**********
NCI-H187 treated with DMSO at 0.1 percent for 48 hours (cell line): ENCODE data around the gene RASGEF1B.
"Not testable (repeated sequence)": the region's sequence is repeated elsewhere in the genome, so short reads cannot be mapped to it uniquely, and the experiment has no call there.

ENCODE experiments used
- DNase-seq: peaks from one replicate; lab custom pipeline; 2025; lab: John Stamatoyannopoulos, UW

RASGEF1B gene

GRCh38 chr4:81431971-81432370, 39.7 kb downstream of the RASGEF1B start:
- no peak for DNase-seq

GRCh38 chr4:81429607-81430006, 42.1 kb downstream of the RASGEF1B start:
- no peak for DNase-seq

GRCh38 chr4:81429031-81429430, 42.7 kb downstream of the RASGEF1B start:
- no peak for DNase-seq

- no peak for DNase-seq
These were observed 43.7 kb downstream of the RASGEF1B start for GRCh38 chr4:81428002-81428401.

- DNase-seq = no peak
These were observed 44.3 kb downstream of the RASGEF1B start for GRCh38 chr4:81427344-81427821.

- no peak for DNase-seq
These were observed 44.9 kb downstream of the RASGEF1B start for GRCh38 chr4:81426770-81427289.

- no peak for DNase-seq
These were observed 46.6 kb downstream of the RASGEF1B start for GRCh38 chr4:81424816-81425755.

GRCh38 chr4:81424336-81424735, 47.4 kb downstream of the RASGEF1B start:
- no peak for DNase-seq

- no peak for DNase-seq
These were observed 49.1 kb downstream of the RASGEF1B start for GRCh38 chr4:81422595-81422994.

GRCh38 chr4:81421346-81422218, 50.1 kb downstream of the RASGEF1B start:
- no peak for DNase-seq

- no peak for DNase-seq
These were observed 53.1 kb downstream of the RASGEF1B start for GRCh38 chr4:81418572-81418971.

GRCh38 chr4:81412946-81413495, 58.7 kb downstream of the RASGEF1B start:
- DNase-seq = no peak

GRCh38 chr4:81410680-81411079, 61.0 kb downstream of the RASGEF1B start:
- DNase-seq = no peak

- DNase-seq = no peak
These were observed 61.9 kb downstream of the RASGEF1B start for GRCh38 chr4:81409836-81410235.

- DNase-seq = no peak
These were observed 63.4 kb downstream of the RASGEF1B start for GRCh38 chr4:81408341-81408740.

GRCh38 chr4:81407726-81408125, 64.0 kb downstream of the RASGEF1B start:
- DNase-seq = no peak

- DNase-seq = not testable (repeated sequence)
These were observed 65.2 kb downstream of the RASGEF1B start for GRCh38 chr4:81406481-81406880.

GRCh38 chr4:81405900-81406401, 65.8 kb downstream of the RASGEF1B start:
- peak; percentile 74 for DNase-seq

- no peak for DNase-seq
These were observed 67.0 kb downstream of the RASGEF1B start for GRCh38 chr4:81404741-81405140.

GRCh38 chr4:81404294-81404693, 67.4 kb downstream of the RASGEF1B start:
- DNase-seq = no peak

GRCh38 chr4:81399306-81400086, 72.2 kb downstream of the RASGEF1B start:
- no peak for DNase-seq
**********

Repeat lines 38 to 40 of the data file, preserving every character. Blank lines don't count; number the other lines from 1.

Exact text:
- DNase-seq = not testable (repeated sequence)
These were observed 65.2 kb downstream of the RASGEF1B start for GRCh38 chr4:81406481-81406880.

GRCh38 chr4:81405900-81406401, 65.8 kb downstream of the RASGEF1B start: